Bojungikgitang and banhabaekchulchonmatang are herbal preparations used in Traditional Korean Medicine. Both are approved by the Korea Food and Drug Administration as herbal medications for adults with tinnitus.

In this study, Bojungikgitang was prepared from extracts of Astragali radix, white ginseng, Atractylodes rhizome white, Glycyrrhizae resina, Angelicae gigantis radix, Fraxini cortex, Cimicifugae rhizoma, and Bupleuri radix. Banhabaekchulchonmatang was prepared from extracts of Pinelliae rhizoma, Hordei fructus germinatus, Fraxini cortex, Atractylodes rhizome white, Massa medicata fermentata, Atractylodis rhizoma, Zingiber officinale, Astragali radix, Ginseng radix alba, Ginseng radix alba, Gastrodiae rhizoma, Polyporus, Alismatis rhizoma, Zingiberis rhizoma siccus, and Phellodendri cortex.

Participants received bojungikgitang, banhabaekchulchonmatang, or a placebo for eight weeks, prepared as a tea with tepid water. Each participant was examined for signs and symptoms of tinnitus before and after taking their medication. Posttreatment follow-up was performed two weeks after the final administration.

The authors found evidence for the efficacy of bojungikgitang and banhabaekchulchonmatang, based on the Tinnitus Handicap Inventory, an acoustic examination and visual analogue scale. Safety was demonstrated by complete blood cell count, erythrocyte sedimentation rate, blood chemistry, urine analysis, PA chest film, brain computed tomography, otologic examination, and vital signs.

The information on my blog is not intended as a substitute for medical professional help or advice but is to be used only as an aid in understanding current medical knowledge. A physician should always be consulted for any health problem or medical condition.

From Galen to Gleevec


The Emperor of All Maladies: A Biography of Cancer
Siddhartha Mukherjee
Scribner; 2010 (Amazon)

Siddhartha Mukherjee, assistant professor of Medicine at Columbia University and staff physician at the CU/NYU Presbyterian Hospital, has written an epic history of Western medicine and its ultimate nemesis, the disorder of fundamental life processes we call cancer. Combining the tools of journalism, history, true crime, and memoir with a novelist’s grasp of character and plot, a physician’s compassion, and a scientist’s perspective, Mukerjee delivers an absorbing, credible, and deeply meaningful narrative that also benchmarks for future readers the art and science of oncology today.

Tracing the history of oncology from Hippocrates and Galen through the centuries to the beginning of small-molecule targeted therapy with the introduction of Gleevec for chronic myeloid leukemia, Mukherjee highlights legendary players including Andreas Vesalius; John Bennett; Gregor Mendel; Rudolf Virchow; Robert Koch; William Stewart Halsted; Pierre and Marie Curie; Oswald Avery; Lucy Wills; Sidney Farber; Mary Lasker; Emil Freireich and Emil Frei; Min Chiu Li; Thomas Hodgkin; Henry Kaplan; Donald Pinkel; Peyton Rous; Mary Cole; Gianni Bonadonna and Umberto Veronesi; Richard Doll and Bradford Hill; Bruce Ames; Baruch Blumberg; Marcus Conant and Paul Volberding; David Baltimore; Michael Bishop and Harold Varmus; Janet Rowley; Peter Nowell and David Hungerford; Robert Weinberg; Bert Vogelstein; Judah Folkman; Axel Ullrich, Dennis Slamon, Alex Matter, and Nick Lydon; Brian Druker, Charles Sawyers, Moshe Talpaz, and Hagop Kantarjian; and Francis Collins.

Mukherjee also delves into the work and motivations of more than twice this number of investigators, and quotes liberally from humanist writers, including Susan Sontag, William Carlos Williams, and Rose Kushner. Perhaps most important, much of the book details the experience of cancer patients, including those of the author.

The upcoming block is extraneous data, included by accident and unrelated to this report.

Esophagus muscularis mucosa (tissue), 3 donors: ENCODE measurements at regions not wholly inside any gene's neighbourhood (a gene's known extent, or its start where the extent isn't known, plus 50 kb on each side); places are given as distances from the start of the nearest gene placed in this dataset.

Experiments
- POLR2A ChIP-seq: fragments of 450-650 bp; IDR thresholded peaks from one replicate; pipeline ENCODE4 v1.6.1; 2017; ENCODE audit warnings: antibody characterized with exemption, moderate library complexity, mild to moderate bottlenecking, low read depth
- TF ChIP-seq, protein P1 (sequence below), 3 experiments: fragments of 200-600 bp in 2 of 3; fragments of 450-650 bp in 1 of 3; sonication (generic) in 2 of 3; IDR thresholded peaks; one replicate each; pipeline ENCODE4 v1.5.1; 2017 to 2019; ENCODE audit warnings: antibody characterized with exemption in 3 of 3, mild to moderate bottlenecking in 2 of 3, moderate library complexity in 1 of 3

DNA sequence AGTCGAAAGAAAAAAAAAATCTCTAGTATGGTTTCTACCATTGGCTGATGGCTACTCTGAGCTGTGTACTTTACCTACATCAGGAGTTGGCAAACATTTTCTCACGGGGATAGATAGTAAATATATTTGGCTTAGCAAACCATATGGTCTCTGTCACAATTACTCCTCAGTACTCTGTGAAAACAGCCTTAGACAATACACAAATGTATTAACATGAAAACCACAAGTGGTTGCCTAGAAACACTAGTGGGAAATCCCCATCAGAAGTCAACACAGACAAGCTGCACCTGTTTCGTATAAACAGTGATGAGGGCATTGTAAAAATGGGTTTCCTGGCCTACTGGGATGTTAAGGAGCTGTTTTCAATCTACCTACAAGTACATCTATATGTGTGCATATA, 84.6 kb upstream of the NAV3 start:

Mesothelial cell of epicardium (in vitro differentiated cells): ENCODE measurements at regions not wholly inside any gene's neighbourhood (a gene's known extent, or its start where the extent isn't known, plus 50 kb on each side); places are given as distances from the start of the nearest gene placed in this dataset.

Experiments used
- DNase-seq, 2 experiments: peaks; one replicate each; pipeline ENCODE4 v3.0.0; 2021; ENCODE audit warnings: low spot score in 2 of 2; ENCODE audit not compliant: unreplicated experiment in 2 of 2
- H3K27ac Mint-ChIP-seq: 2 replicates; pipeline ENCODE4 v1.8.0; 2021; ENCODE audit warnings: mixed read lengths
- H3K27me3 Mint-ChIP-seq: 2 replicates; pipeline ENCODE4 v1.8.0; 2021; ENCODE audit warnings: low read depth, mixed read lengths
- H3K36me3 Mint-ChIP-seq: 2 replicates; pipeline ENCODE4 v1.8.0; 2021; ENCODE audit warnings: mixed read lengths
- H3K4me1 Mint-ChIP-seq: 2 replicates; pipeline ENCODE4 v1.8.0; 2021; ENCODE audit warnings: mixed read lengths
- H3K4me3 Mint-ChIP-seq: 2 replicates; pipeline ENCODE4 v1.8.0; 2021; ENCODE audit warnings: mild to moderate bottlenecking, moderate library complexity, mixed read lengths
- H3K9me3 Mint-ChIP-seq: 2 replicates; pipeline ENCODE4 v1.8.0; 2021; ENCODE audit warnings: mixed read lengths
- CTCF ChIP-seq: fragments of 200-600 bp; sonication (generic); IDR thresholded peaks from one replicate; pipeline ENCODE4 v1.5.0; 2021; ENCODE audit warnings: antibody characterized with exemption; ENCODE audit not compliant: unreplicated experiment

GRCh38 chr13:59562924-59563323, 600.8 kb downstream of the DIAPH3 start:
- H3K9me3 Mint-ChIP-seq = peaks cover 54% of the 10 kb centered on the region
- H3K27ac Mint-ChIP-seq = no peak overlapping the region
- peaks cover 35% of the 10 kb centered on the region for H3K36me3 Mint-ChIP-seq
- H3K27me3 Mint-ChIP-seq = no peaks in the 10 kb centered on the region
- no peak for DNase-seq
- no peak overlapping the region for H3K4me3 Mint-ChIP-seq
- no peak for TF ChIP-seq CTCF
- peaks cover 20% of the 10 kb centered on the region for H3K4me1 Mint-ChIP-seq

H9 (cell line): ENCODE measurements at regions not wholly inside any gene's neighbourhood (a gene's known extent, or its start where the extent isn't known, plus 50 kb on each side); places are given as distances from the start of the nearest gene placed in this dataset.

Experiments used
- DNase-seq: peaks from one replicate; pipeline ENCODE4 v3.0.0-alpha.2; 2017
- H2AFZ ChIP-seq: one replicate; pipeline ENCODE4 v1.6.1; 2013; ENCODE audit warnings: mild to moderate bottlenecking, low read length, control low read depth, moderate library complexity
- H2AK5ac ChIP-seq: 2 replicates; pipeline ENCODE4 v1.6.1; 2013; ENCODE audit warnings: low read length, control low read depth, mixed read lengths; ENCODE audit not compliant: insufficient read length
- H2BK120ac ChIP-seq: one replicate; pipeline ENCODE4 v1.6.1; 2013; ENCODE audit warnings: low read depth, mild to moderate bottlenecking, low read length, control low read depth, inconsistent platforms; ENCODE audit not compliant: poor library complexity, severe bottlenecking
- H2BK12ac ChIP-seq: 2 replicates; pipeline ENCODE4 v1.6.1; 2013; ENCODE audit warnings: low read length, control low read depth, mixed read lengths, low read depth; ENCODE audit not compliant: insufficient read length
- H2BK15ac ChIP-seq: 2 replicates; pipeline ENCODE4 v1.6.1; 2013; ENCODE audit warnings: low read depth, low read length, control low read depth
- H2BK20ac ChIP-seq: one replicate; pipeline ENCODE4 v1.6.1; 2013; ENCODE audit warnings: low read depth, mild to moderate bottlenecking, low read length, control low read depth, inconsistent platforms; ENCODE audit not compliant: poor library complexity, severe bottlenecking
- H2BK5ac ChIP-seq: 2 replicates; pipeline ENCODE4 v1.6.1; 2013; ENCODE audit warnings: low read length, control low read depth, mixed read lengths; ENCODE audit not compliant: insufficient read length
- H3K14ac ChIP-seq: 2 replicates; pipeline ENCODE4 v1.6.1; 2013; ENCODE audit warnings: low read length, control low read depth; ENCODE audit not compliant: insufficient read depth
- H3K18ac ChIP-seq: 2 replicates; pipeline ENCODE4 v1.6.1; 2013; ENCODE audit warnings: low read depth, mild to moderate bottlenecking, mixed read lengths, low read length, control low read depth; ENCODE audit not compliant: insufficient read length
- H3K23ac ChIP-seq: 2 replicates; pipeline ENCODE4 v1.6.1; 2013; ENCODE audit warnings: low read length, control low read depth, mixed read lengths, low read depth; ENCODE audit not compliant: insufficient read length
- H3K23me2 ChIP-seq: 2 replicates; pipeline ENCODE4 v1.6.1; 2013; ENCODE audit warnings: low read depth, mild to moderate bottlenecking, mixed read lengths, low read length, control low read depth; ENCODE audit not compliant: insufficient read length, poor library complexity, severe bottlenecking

Essential reading that is also most enjoyable.

Holism and Life Manifestations – Research from Prague


Krecek J. Holism and life manifestations: molecular and space-time biology. Physiol Res. 2010;59(2):157-63. PubMed PMID: 20482219.

From the conclusion:

“Holism is an achievement of mind concerning limited importance of individual experience. Reasoning about holism, taking in mind the existence of molecular and space-time biology and separating the supply of energy from other life manifestations, could become a guide to the birth of the new step of synthetic approach in biology.”

Yoga in Diabetes


Kutty BM, Raju TR. New vistas in treating diabetes–insight into a holistic approach. Indian J Med Res. 2010 May;131:606-7. PubMed PMID: 20516530.

Kutty and Raju, researchers in the Department of Neurophysiology at the National Institute of Mental Health & Neurosciences in Bangalore, note that in India, presently about 30 million people are diabetic which will rise to about 60 million by 2017.

They undertook a meta-analysis of studies of yoga and meditation in the treatment of diabetes, with the following conclusion:

Practice of yoga and meditation is known to induce hypometabolic state with parasympathetic predominance, suggesting that yogic practices per se would create a conducive internal atmosphere from the cellular to system level. This would help to manage the stress and anxiety effectively in addition to its positive regulatory role on other systems. Considering its health there is a need to integrate yoga in the conventional treatment regimen as an adjunct/add on therapy for an effective treatment of DM. This paper provides a convincing evidence for the effectiveness of combination therapy over conventional treatment in enhancing cognitive functions in diabetes. More studies need to be carried out along this line, in order to increase awareness among public.

The information on my blog is not intended as a substitute for medical professional help or advice but is to be used only as an aid in understanding current medical knowledge. A physician should always be consulted for any health problem or medical condition.

Foreign Affairs – The World Ahead


“The World Ahead,” a special issue of Foreign Affairs, presents essays on the impact of resurgent religions, transforming technologies, demographic implosions, food shortages, energy competitions, and educational rivalries.

U.S. Secretary of State Hillary Rodham Clinton writes on civilian power abroad. Roger C. Altman, CEO of Evercore Partners, and Richard N. Haass, President of the Council on Foreign Relations, propose that the US end its debt addiction now, before global markets turn punitive. Leslie H. Gelb, President Emeritus of the Council on Foreign Relations, offers evidence that economic security and not military security is the key to US foreign policy. And Arne Duncan, US Secretary of Education, writes on enhancing US education and competitiveness.